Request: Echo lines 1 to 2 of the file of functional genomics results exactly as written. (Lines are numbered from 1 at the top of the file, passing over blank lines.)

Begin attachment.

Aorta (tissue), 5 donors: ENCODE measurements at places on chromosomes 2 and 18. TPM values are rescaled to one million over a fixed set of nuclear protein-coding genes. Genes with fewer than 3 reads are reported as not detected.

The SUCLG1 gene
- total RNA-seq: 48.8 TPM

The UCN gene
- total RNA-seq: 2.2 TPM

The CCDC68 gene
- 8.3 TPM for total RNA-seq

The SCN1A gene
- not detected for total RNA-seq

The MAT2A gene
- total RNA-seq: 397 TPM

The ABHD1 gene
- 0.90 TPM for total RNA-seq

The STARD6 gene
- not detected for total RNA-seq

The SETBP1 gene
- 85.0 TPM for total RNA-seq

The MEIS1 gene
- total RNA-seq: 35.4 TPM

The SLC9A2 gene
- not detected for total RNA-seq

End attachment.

Aorta (tissue), 5 donors: ENCODE measurements at places on chromosomes 2 and 18. TPM values are rescaled to one million over a fixed set of nuclear protein-coding genes. Genes with fewer than 3 reads are reported as not detected.

The SUCLG1 gene